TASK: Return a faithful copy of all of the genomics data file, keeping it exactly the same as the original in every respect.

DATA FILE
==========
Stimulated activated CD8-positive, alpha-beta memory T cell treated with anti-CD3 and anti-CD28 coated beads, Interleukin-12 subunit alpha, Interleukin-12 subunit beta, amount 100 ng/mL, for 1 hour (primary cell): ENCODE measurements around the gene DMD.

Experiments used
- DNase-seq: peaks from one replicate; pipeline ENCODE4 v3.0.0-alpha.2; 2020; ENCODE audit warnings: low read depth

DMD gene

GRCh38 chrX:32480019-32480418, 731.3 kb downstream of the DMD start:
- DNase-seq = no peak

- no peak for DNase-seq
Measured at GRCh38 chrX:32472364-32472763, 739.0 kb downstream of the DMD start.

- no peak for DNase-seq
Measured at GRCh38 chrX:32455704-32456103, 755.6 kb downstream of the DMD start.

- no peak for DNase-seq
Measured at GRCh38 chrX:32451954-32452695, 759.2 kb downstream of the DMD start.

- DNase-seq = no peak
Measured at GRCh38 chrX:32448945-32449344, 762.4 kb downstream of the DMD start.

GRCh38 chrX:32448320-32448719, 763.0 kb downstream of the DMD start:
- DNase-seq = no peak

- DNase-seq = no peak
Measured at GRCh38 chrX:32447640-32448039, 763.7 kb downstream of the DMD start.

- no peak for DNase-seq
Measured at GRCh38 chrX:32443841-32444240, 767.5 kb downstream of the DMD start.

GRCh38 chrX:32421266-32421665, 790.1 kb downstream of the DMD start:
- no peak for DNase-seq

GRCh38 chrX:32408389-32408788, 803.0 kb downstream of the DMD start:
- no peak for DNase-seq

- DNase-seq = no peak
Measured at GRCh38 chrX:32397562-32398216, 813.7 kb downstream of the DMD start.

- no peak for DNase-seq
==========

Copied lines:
Stimulated activated CD8-positive, alpha-beta memory T cell treated with anti-CD3 and anti-CD28 coated beads, Interleukin-12 subunit alpha, Interleukin-12 subunit beta, amount 100 ng/mL, for 1 hour (primary cell): ENCODE measurements around the gene DMD.

Experiments used
- DNase-seq: peaks from one replicate; pipeline ENCODE4 v3.0.0-alpha.2; 2020; ENCODE audit warnings: low read depth

DMD gene

GRCh38 chrX:32480019-32480418, 731.3 kb downstream of the DMD start:
- DNase-seq = no peak

- no peak for DNase-seq
Measured at GRCh38 chrX:32472364-32472763, 739.0 kb downstream of the DMD start.

- no peak for DNase-seq
Measured at GRCh38 chrX:32455704-32456103, 755.6 kb downstream of the DMD start.

- no peak for DNase-seq
Measured at GRCh38 chrX:32451954-32452695, 759.2 kb downstream of the DMD start.

- DNase-seq = no peak
Measured at GRCh38 chrX:32448945-32449344, 762.4 kb downstream of the DMD start.

GRCh38 chrX:32448320-32448719, 763.0 kb downstream of the DMD start:
- DNase-seq = no peak

- DNase-seq = no peak
Measured at GRCh38 chrX:32447640-32448039, 763.7 kb downstream of the DMD start.

- no peak for DNase-seq
Measured at GRCh38 chrX:32443841-32444240, 767.5 kb downstream of the DMD start.

GRCh38 chrX:32421266-32421665, 790.1 kb downstream of the DMD start:
- no peak for DNase-seq

GRCh38 chrX:32408389-32408788, 803.0 kb downstream of the DMD start:
- no peak for DNase-seq

- DNase-seq = no peak
Measured at GRCh38 chrX:32397562-32398216, 813.7 kb downstream of the DMD start.

- no peak for DNase-seq